Guardianship Petition - What's Required
A Guardianship is a court determination that a person is incapacitated and that a substitute decision maker is required to protect the health and safety of the individual. It usually means that for whatever reason the person either could not or failed to appoint their own substitute decision maker.
But if a court action is necessary what should it say. Most states have specific requirements that every petition for Guardianship must contain. The petition or complaint is used to start the procedure. It is the initial request for the court to declare someone incapacitated & why and who should be appointed as Guardian. In Virginia, the law requires the following:
- The petitioner's name, place of residence, mailing address and relationship, if any, to the alleged incapacitated person.
- The alleged incapacitated person's name, date of birth, place of residence or location, and mailing address. The person's social security number is also required but must be provided confidentially.
- The proposed Guardian's name and address must be provided. The petitioner and Guardian can be the same person.
- The basis for the court's jurisdiction and venue over the person.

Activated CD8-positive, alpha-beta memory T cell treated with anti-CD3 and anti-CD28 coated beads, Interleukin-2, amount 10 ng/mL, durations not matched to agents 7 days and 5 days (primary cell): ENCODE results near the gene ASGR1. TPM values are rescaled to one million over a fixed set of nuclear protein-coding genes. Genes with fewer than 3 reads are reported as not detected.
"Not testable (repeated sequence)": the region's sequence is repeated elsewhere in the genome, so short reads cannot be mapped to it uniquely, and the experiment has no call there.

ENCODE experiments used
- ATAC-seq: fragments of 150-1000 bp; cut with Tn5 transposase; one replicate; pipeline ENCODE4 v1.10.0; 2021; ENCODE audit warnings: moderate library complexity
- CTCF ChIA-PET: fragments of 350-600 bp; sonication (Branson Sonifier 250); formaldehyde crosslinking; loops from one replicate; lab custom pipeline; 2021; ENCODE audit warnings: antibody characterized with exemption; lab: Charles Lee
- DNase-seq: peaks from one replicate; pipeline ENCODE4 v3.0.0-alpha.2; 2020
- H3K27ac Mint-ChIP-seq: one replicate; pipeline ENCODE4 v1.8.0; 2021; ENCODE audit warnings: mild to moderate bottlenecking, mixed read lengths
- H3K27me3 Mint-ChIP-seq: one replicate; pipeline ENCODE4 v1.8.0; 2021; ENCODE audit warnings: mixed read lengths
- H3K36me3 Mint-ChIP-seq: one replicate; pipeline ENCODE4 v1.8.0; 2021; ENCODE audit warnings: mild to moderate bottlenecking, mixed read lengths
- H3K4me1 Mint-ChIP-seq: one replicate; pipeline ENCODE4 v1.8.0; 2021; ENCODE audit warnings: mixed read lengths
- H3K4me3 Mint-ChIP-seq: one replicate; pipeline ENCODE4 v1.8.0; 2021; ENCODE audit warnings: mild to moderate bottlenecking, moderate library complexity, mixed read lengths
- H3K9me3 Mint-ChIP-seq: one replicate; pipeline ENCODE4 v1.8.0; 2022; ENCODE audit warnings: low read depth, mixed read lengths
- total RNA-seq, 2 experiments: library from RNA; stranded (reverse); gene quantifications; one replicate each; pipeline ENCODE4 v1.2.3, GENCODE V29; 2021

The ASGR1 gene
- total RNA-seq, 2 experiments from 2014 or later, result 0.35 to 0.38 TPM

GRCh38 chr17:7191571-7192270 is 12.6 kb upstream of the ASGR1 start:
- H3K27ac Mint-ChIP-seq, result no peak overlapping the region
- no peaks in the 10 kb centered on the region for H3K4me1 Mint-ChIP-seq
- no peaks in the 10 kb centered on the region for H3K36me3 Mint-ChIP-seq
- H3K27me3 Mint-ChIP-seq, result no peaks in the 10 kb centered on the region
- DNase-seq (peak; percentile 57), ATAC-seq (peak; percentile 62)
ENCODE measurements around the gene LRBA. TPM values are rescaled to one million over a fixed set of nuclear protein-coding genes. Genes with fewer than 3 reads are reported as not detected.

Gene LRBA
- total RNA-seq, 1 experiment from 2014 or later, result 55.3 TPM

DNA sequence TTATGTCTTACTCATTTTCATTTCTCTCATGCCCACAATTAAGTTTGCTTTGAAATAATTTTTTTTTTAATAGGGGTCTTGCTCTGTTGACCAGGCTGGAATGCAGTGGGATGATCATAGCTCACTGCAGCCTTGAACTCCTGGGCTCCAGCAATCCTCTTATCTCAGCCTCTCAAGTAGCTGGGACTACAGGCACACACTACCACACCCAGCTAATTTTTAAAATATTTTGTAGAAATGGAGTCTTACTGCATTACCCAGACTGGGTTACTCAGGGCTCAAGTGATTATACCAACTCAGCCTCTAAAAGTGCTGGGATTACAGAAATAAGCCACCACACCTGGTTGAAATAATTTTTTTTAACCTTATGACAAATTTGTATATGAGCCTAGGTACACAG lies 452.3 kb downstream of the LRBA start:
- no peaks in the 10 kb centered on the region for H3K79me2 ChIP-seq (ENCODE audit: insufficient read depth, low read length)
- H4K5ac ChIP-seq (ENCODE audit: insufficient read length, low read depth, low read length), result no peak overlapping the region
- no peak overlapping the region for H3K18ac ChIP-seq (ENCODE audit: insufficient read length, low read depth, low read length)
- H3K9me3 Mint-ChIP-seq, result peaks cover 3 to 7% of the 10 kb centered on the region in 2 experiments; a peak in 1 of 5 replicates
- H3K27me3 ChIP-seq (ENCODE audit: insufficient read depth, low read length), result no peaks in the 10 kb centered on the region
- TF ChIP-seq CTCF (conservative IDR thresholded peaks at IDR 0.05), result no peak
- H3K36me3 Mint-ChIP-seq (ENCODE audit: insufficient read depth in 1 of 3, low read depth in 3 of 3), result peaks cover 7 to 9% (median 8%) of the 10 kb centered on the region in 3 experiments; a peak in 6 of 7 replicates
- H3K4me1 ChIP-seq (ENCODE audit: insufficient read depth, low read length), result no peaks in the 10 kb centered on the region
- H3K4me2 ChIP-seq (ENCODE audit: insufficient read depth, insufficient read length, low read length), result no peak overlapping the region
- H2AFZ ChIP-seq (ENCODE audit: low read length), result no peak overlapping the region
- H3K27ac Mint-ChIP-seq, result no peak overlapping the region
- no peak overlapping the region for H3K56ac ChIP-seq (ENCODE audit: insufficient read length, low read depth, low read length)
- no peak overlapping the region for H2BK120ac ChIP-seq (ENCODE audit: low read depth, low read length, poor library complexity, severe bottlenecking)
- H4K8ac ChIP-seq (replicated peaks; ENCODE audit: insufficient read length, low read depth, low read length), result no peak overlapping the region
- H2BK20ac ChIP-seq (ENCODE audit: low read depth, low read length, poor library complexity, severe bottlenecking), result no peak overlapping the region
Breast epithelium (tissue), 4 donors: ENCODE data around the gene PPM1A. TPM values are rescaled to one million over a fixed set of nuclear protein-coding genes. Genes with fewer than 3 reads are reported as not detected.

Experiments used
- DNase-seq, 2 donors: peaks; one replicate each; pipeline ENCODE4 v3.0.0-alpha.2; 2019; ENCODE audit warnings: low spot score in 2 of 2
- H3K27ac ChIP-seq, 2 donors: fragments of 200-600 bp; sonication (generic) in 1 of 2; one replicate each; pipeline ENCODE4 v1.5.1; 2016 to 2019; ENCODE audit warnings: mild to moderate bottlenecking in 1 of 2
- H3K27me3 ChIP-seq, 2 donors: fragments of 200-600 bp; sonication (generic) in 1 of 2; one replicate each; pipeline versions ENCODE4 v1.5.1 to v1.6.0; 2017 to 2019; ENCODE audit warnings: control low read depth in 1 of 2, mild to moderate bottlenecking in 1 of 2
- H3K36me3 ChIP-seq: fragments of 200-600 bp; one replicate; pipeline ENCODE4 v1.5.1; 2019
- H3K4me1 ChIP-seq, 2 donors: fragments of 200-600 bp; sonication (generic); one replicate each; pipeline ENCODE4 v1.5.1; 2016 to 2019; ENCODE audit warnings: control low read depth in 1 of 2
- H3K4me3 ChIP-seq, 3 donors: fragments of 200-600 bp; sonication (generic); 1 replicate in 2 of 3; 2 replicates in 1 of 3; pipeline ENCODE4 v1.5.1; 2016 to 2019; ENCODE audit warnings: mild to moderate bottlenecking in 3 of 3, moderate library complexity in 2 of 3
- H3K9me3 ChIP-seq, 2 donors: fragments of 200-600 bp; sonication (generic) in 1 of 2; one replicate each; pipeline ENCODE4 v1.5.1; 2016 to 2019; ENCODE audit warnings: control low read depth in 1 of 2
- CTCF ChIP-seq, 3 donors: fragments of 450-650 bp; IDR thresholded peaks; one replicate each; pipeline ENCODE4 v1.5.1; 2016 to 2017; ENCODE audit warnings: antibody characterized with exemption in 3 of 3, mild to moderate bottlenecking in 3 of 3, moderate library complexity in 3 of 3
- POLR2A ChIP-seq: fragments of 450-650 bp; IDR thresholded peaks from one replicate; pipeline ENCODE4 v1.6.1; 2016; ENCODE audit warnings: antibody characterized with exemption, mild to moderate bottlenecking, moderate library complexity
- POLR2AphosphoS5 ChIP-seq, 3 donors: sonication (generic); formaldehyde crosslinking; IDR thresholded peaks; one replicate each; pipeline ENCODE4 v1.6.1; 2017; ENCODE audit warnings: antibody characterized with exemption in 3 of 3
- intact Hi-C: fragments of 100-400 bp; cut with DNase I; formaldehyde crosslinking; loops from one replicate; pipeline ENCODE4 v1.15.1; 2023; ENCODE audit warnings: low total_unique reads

- The petitioner must provide the names and addresses of the respondent's next of kin, such as spouse, adult children, parents and adult siblings. If no such relatives exist the petition must list three other relatives or certify that other relatives cannot be identified or located.
- The nature of the person's incapacity, the specific areas in which the person needs assistance and recommendations for living arrangements once the guardianship is in place. The petition must also contain the following:
- the person's native language or mode of communication;
- whether the person's presence at the hearing would be detrimental to him or her;
- whether the person ever did a power of attorney.
- Finally, every petition must request the appointment of a Guardian Ad Litem to represent the interests and protect the rights of the alleged incapacitated person. Under Virginia law the Guardian Ad Litem has specific statutory duties but we will need to leave those requirements to another newsletter.
Edward Zetlin Law is experienced in Guardianship, Conservatorship, Elder Law and Special Needs Planning issues. Don't hesitate to call if you face such an issue or if you have additional questions. Edward Zetlin Law would be happy to discuss. Please contact us at 703-379-0442 or e-mail at firstname.lastname@example.org.
Community Presentations: Mr. Zetlin will be presenting at the Arlington Unitarian Church at 7:00 pm on April 25th. He will be discussing retirement issues for boomers. On Sunday May 7th at 7:00 pm, Mr. Zetlin will present at the Arlington Trinity Presbyterian Church with a panel on estate planning.